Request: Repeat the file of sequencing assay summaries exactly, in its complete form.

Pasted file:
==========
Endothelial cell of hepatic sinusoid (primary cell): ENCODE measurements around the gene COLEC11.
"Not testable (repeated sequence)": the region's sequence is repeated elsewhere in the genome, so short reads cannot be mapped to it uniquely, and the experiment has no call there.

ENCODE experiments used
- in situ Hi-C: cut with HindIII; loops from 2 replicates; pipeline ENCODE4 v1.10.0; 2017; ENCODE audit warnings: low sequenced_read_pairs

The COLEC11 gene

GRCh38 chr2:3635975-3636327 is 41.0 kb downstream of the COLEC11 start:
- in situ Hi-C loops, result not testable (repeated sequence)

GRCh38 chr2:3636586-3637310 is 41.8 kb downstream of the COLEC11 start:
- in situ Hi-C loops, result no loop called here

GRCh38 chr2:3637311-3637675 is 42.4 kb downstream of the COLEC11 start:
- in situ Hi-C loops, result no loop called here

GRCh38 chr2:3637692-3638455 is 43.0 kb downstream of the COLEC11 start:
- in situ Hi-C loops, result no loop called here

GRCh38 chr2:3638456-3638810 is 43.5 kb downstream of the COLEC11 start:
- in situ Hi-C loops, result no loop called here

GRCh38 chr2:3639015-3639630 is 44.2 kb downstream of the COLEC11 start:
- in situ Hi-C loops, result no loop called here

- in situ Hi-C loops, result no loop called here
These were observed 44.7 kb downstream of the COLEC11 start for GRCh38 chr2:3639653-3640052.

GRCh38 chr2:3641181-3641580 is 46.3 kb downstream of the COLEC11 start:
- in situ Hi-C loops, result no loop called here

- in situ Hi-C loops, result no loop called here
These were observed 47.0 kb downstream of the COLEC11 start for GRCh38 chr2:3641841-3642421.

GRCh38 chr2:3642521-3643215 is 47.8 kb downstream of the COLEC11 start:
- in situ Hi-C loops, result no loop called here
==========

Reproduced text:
Endothelial cell of hepatic sinusoid (primary cell): ENCODE measurements around the gene COLEC11.
"Not testable (repeated sequence)": the region's sequence is repeated elsewhere in the genome, so short reads cannot be mapped to it uniquely, and the experiment has no call there.

ENCODE experiments used
- in situ Hi-C: cut with HindIII; loops from 2 replicates; pipeline ENCODE4 v1.10.0; 2017; ENCODE audit warnings: low sequenced_read_pairs

The COLEC11 gene

GRCh38 chr2:3635975-3636327 is 41.0 kb downstream of the COLEC11 start:
- in situ Hi-C loops, result not testable (repeated sequence)

GRCh38 chr2:3636586-3637310 is 41.8 kb downstream of the COLEC11 start:
- in situ Hi-C loops, result no loop called here

GRCh38 chr2:3637311-3637675 is 42.4 kb downstream of the COLEC11 start:
- in situ Hi-C loops, result no loop called here

GRCh38 chr2:3637692-3638455 is 43.0 kb downstream of the COLEC11 start:
- in situ Hi-C loops, result no loop called here

GRCh38 chr2:3638456-3638810 is 43.5 kb downstream of the COLEC11 start:
- in situ Hi-C loops, result no loop called here

GRCh38 chr2:3639015-3639630 is 44.2 kb downstream of the COLEC11 start:
- in situ Hi-C loops, result no loop called here

- in situ Hi-C loops, result no loop called here
These were observed 44.7 kb downstream of the COLEC11 start for GRCh38 chr2:3639653-3640052.

GRCh38 chr2:3641181-3641580 is 46.3 kb downstream of the COLEC11 start:
- in situ Hi-C loops, result no loop called here

- in situ Hi-C loops, result no loop called here
These were observed 47.0 kb downstream of the COLEC11 start for GRCh38 chr2:3641841-3642421.

GRCh38 chr2:3642521-3643215 is 47.8 kb downstream of the COLEC11 start:
- in situ Hi-C loops, result no loop called here